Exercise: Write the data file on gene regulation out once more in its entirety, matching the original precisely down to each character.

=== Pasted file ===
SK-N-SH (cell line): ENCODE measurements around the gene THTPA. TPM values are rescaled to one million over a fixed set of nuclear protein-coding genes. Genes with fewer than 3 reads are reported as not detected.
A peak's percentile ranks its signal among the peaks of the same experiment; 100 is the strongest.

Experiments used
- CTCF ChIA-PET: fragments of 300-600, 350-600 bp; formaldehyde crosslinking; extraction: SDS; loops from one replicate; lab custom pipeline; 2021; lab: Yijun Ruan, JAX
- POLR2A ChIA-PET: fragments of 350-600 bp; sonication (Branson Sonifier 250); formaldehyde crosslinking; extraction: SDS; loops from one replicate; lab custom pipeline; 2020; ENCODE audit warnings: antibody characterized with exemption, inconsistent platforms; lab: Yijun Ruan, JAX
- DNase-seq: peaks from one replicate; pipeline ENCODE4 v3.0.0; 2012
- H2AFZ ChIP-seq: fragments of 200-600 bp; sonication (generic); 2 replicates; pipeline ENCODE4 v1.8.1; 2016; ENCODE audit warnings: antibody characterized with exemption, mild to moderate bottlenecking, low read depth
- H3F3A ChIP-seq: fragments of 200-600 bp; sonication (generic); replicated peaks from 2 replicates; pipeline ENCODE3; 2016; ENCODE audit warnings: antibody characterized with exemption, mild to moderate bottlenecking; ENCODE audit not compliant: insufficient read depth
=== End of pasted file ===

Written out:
SK-N-SH (cell line): ENCODE measurements around the gene THTPA. TPM values are rescaled to one million over a fixed set of nuclear protein-coding genes. Genes with fewer than 3 reads are reported as not detected.
A peak's percentile ranks its signal among the peaks of the same experiment; 100 is the strongest.

Experiments used
- CTCF ChIA-PET: fragments of 300-600, 350-600 bp; formaldehyde crosslinking; extraction: SDS; loops from one replicate; lab custom pipeline; 2021; lab: Yijun Ruan, JAX
- POLR2A ChIA-PET: fragments of 350-600 bp; sonication (Branson Sonifier 250); formaldehyde crosslinking; extraction: SDS; loops from one replicate; lab custom pipeline; 2020; ENCODE audit warnings: antibody characterized with exemption, inconsistent platforms; lab: Yijun Ruan, JAX
- DNase-seq: peaks from one replicate; pipeline ENCODE4 v3.0.0; 2012
- H2AFZ ChIP-seq: fragments of 200-600 bp; sonication (generic); 2 replicates; pipeline ENCODE4 v1.8.1; 2016; ENCODE audit warnings: antibody characterized with exemption, mild to moderate bottlenecking, low read depth
- H3F3A ChIP-seq: fragments of 200-600 bp; sonication (generic); replicated peaks from 2 replicates; pipeline ENCODE3; 2016; ENCODE audit warnings: antibody characterized with exemption, mild to moderate bottlenecking; ENCODE audit not compliant: insufficient read depth